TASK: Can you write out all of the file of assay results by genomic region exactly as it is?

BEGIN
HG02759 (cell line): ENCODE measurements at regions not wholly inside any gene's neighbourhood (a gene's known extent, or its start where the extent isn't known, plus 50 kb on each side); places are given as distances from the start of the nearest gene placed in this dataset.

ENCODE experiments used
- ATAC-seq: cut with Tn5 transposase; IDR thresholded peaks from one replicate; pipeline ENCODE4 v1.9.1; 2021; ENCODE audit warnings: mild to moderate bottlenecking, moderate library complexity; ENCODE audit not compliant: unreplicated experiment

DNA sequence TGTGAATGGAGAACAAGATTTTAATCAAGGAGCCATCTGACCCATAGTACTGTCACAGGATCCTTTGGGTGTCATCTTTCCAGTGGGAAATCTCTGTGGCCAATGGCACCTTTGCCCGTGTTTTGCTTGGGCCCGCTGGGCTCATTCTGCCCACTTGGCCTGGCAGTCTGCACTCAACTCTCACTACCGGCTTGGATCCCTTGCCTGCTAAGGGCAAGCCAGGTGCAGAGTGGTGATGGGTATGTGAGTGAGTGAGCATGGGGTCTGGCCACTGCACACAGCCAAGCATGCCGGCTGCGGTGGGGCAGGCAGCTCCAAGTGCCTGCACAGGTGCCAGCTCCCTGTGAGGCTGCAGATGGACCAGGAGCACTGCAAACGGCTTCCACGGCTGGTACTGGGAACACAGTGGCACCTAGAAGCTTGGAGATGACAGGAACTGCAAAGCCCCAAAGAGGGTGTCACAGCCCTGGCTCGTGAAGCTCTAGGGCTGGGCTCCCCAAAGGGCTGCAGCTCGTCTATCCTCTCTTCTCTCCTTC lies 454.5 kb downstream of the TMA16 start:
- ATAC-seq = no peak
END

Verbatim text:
HG02759 (cell line): ENCODE measurements at regions not wholly inside any gene's neighbourhood (a gene's known extent, or its start where the extent isn't known, plus 50 kb on each side); places are given as distances from the start of the nearest gene placed in this dataset.

ENCODE experiments used
- ATAC-seq: cut with Tn5 transposase; IDR thresholded peaks from one replicate; pipeline ENCODE4 v1.9.1; 2021; ENCODE audit warnings: mild to moderate bottlenecking, moderate library complexity; ENCODE audit not compliant: unreplicated experiment

DNA sequence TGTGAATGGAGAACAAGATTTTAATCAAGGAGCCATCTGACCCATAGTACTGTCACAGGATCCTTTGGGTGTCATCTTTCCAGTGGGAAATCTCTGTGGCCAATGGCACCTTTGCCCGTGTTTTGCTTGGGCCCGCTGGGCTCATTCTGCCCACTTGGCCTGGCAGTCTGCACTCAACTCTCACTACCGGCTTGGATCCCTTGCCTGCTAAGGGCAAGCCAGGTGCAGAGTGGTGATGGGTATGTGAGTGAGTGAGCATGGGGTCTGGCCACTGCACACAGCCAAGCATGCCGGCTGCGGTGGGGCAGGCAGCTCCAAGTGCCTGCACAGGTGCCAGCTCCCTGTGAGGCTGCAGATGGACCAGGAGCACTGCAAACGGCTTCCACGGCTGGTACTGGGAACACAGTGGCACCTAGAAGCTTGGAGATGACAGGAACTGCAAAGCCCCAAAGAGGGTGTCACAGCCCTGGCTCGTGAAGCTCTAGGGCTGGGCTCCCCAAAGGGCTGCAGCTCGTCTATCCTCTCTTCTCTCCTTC lies 454.5 kb downstream of the TMA16 start:
- ATAC-seq = no peak